The coronavirus continues to stalk the world at an astonishing pace, surpassing a grim succession of pandemic milestones in 2022: a total of 300 million known cases worldwide in early January, 400 million in early February and, as of Tuesday, half a century. billion.
There have almost certainly been many more infections than this among the world’s population of 7.9 billion, many of which go undetected or unreported, and the reporting gap can only widen as some countries , including the United States, are reducing official testing.
“It’s dangerous,” said Ali Mokdad, a University of Washington epidemiologist and former Centers for Disease Control and Prevention, in a recent interview. “If you don’t test, you don’t know what variants you have.”
World Health Organization regional officials recently urged African countries to step up testing and contact tracing, and called on some countries in the Americas to step up efforts to increase vaccination and testing as cases remained higher in Europe. (Britain, for example, has ended free testing.) A WHO analysis also recently estimated that 65% of Africans had been infected with the coronavirus in September 2021, almost 100 times the number of confirmed cases on the mainland.
The number of new cases reported each day around the world has been declining for some time now; the average over the past week has been around 1.1 million cases per day, according to the Center for Systems Science and Engineering at Johns Hopkins University. This is around 32% less than two weeks ago.
But during the pandemic, countries with limited public health resources may have detected and confirmed only a tiny fraction of the cases in their populations. And more recent numbers may miss many rapid home test results that are never officially reported. Many infected people are never tested at all, because they have no symptoms, or do not have access to testing, or want to avoid the consequences of a positive test result, or choose not to for other reasons.
Coronavirus deaths have also declined. The world has reported around 3,800 a day on average over the past week, down 23% from two weeks ago.
Yet WHO Director-General Dr Tedros Adhanom Ghebreyesus recently said the world remains in the acute phase of the pandemic, and many health experts agree.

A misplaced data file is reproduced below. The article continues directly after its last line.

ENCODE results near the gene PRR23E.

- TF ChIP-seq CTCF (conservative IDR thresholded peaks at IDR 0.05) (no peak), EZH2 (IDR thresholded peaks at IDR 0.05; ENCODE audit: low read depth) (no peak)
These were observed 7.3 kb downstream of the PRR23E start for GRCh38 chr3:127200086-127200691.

Expert warnings have not stopped many countries from almost completely abandoning pandemic precautions in the two months since the number of global cases topped 400 million. In the United States, the Centers for Disease Control and Prevention released new guidelines in late February suggesting most Americans could stop wearing masks and no longer need to maintain social distancing or avoid crowded indoor spaces.
“What’s happening around the world and in the United States,” Dr. Mokdad said, “is that people have basically given up. They just want to get back to normal life.
This desire is threatened by the rapid spread of the Omicron subvariant known as BA.2, the most transmissible version of the virus yet identified. BA.2 now accounts for the vast majority of new cases in the United States and globally; it spread even faster than BA.1, which helped fuel the surges over the winter.
The peak of the most recent outbreak may have passed in parts of Europe, but Hong Kong is still trying to escape an outbreak that began in January, and Shanghai residents are in lockdown and reporting food shortages .
“The focus on new cases is warranted,” said Crystal Watson, senior researcher at the Johns Hopkins Center for Health Security, in a recent interview. “What we’re seeing in China is a very extreme increase in cases because they haven’t had much exposure to it and the vaccine is less effective there.”
More than 5.1 billion people – around 66.4% of the world’s population – have received at least one dose of a coronavirus vaccine, according to the University of Oxford’s Our World in Data project. More than 1.7 billion boosters or extra doses have been administered worldwide. But coverage varies greatly from region to region. Africa’s rates are the lowest of any continent, with around 20% of people having received at least one dose.